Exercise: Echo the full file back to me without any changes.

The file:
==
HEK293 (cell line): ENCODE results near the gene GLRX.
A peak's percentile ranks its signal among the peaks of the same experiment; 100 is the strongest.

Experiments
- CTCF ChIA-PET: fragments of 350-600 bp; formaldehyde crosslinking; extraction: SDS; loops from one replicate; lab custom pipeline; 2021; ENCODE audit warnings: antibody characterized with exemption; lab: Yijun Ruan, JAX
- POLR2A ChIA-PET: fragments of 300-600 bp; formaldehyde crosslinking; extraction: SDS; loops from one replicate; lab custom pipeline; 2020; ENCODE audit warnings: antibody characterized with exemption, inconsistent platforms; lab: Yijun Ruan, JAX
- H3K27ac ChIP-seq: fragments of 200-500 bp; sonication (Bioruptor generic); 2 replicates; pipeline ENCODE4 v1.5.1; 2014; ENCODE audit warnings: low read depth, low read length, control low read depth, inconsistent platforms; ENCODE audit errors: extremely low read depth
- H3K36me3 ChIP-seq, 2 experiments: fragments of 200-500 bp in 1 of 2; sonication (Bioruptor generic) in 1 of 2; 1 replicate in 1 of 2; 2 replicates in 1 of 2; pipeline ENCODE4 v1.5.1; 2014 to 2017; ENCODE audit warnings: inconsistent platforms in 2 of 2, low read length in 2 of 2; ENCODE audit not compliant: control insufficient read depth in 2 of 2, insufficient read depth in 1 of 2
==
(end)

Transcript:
HEK293 (cell line): ENCODE results near the gene GLRX.
A peak's percentile ranks its signal among the peaks of the same experiment; 100 is the strongest.

Experiments
- CTCF ChIA-PET: fragments of 350-600 bp; formaldehyde crosslinking; extraction: SDS; loops from one replicate; lab custom pipeline; 2021; ENCODE audit warnings: antibody characterized with exemption; lab: Yijun Ruan, JAX
- POLR2A ChIA-PET: fragments of 300-600 bp; formaldehyde crosslinking; extraction: SDS; loops from one replicate; lab custom pipeline; 2020; ENCODE audit warnings: antibody characterized with exemption, inconsistent platforms; lab: Yijun Ruan, JAX
- H3K27ac ChIP-seq: fragments of 200-500 bp; sonication (Bioruptor generic); 2 replicates; pipeline ENCODE4 v1.5.1; 2014; ENCODE audit warnings: low read depth, low read length, control low read depth, inconsistent platforms; ENCODE audit errors: extremely low read depth
- H3K36me3 ChIP-seq, 2 experiments: fragments of 200-500 bp in 1 of 2; sonication (Bioruptor generic) in 1 of 2; 1 replicate in 1 of 2; 2 replicates in 1 of 2; pipeline ENCODE4 v1.5.1; 2014 to 2017; ENCODE audit warnings: inconsistent platforms in 2 of 2, low read length in 2 of 2; ENCODE audit not compliant: control insufficient read depth in 2 of 2, insufficient read depth in 1 of 2